NEW YORK —
Any plan to memorialize those lost through 9/11 and create new structures on those grounds was bound to stir controversy. It did. Plans changed. Names changed. Designs changed. Developers changed. So did the pricetag, now at $11 billion. Grumbling hasn’t disappeared. Many in the city, though, are simply relieved to see something getting done.
“It’s nice. I’m glad it’s happening,” Steven Chelsen said. “It should’ve been done a while ago.”
Besides its cost, the new WTC features many distinctive elements. The centerpiece, 1 World Trade Center, will be 102 stories tall, eight shy of the old Twin Towers, but promises to become the planet’s tallest building. A 300-foot spire will stretch it to a symbolic height of 1,776 feet. In the “Reflecting Absence” 9/11 Memorial, water will perpetually fall 30 feet from ground level into the basins. Bordering the pools will be gradually sloping walls, bearing the 2,983 names of 9/11 victims at New York, Washington and Shanksville, as well as the six people killed in a 1993 bombing at the World Trade Center. The museum will document the details, display well-known remnants of the devastation, and tell the stories behind the lives lost — bond traders, dishwashers and corporate executives. Some surviving infrastructure of the original World Trade Center was kept and built into the museum’s design. That’s why its underground, Cliff Chanin, director of education for the National September 11 Memorial and Museum, explained in an instructional video created for teachers nationwide.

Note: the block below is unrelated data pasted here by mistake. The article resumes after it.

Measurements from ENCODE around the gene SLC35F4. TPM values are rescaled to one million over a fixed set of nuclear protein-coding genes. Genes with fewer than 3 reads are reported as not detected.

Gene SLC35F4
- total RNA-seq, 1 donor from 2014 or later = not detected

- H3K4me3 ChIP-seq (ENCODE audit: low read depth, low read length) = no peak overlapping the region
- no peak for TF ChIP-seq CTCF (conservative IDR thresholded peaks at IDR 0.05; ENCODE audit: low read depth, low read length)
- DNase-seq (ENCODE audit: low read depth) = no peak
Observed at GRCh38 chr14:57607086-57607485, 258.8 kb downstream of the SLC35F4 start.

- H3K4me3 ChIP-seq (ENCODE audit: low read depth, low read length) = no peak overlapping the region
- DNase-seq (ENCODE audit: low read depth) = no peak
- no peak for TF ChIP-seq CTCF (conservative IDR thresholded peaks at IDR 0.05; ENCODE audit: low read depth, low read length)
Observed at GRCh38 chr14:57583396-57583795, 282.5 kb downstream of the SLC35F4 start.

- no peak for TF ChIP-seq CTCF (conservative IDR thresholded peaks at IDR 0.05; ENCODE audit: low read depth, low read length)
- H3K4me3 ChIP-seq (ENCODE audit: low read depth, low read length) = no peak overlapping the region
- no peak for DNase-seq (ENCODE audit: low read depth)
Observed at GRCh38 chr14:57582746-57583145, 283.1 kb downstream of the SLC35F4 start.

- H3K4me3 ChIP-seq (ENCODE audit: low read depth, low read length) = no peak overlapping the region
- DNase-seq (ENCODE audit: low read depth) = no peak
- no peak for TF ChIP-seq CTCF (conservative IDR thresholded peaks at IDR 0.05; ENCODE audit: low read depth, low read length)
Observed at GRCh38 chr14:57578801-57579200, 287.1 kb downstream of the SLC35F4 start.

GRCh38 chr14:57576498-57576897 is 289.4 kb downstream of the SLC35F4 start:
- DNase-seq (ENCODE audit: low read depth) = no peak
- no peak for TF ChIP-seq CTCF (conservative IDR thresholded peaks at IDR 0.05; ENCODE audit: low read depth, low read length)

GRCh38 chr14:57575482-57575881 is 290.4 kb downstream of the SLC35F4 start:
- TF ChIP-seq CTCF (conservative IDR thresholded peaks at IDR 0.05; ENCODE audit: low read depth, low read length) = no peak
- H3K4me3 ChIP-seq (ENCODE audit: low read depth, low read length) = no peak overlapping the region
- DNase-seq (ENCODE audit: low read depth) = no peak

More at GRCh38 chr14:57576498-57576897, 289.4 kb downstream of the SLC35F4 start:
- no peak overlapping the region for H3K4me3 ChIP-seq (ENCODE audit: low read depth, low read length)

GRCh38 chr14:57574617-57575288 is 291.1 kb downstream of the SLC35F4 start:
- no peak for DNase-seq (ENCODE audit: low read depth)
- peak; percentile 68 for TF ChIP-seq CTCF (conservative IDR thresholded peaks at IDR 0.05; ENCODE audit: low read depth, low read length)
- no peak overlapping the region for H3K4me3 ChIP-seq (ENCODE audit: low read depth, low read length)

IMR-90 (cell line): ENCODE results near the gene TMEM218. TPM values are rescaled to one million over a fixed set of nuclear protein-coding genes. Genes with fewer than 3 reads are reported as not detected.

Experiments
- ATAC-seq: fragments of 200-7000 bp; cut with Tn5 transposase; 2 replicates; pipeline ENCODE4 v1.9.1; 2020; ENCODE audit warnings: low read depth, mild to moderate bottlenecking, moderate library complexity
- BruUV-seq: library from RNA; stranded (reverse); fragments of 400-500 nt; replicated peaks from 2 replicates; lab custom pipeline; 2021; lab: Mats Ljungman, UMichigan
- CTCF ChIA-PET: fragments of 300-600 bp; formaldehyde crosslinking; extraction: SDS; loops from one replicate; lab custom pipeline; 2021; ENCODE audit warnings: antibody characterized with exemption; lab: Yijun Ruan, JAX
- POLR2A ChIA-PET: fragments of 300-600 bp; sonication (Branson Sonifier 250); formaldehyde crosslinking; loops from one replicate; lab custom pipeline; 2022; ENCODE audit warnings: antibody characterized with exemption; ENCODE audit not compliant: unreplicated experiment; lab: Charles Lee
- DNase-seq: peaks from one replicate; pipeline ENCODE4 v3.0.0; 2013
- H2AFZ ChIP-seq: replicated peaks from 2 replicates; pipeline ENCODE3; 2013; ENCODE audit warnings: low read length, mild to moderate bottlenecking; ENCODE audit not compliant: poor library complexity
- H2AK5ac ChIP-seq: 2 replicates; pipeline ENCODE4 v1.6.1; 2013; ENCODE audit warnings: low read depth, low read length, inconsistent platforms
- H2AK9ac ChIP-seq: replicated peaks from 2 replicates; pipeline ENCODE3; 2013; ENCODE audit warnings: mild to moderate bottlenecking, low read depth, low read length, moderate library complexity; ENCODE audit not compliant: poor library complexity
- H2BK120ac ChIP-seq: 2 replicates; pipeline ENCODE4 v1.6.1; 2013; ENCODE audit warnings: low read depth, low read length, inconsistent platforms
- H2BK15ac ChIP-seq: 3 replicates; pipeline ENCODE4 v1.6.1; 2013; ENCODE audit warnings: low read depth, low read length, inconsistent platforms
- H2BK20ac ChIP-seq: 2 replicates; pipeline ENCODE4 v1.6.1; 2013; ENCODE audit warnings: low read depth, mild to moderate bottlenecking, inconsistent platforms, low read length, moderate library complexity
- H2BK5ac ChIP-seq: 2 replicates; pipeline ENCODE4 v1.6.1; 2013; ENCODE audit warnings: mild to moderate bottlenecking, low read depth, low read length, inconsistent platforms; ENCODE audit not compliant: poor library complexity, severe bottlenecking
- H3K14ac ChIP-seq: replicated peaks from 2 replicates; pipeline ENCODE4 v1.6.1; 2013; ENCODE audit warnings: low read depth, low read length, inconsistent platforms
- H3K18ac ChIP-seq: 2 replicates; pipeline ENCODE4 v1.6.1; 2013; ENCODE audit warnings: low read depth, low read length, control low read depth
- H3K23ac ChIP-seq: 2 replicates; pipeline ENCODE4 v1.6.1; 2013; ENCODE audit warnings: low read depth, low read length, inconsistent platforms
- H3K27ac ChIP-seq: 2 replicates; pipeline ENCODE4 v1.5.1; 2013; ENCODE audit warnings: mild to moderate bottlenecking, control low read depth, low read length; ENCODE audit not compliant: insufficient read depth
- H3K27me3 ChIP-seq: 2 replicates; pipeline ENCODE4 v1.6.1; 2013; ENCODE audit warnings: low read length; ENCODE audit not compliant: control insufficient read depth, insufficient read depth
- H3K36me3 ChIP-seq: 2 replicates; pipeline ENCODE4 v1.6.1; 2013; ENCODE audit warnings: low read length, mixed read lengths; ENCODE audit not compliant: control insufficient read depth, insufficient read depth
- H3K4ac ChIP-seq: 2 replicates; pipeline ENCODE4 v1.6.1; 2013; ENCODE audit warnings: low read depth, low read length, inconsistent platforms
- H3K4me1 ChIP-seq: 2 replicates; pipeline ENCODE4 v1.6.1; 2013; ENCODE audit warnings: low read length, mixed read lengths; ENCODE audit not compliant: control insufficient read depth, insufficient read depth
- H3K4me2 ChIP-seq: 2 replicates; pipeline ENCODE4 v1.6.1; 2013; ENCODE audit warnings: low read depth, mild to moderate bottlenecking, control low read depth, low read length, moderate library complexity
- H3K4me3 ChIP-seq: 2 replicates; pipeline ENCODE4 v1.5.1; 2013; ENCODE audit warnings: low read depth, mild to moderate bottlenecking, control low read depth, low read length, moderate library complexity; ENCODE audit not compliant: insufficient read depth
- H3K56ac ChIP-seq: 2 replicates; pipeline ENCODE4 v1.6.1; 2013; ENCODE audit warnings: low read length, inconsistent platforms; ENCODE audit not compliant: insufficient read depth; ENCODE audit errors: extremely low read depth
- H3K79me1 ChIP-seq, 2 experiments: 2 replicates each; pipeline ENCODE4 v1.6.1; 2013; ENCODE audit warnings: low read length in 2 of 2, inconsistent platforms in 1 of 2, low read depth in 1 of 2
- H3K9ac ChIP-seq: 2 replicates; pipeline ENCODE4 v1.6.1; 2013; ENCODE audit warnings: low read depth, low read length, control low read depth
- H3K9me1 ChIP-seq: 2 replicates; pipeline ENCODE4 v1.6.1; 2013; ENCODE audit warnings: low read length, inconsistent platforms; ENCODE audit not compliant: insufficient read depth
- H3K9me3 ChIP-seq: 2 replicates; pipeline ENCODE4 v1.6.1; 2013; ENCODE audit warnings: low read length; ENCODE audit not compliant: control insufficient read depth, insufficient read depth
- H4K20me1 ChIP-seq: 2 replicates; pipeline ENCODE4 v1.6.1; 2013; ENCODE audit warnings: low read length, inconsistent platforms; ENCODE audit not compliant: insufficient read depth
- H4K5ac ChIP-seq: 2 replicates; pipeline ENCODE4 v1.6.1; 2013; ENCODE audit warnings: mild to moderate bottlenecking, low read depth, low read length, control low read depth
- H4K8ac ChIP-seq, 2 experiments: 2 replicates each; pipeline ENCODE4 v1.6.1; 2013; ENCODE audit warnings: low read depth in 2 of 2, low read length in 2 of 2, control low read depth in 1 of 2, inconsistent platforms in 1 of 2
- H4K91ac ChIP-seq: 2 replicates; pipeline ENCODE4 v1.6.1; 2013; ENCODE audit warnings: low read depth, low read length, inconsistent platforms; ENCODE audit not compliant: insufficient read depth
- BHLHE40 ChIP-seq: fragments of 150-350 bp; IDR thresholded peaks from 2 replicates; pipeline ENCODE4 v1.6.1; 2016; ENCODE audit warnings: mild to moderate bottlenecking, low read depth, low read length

The site has won over Nobile Basile, a surveyor who has worked there.
Initially, Basile disliked the concept, particularly the below-ground design of the memorial pools and museum. He favored rebuilding the Twin Towers east of their original location, and placing the broken facade — a dominant piece of the debris — as a permanent fixture.
“But, you know what? Now that I see what’s actually there, I’m pretty impressed,” Basile said, while talking with friends at O’Hara’s Restaurant and Pub, a popular spot near the Trade Center site. “… The reflecting pools — they’re amazing. I didn’t think they would be, but they are. They’ve got all the names all the way around there.”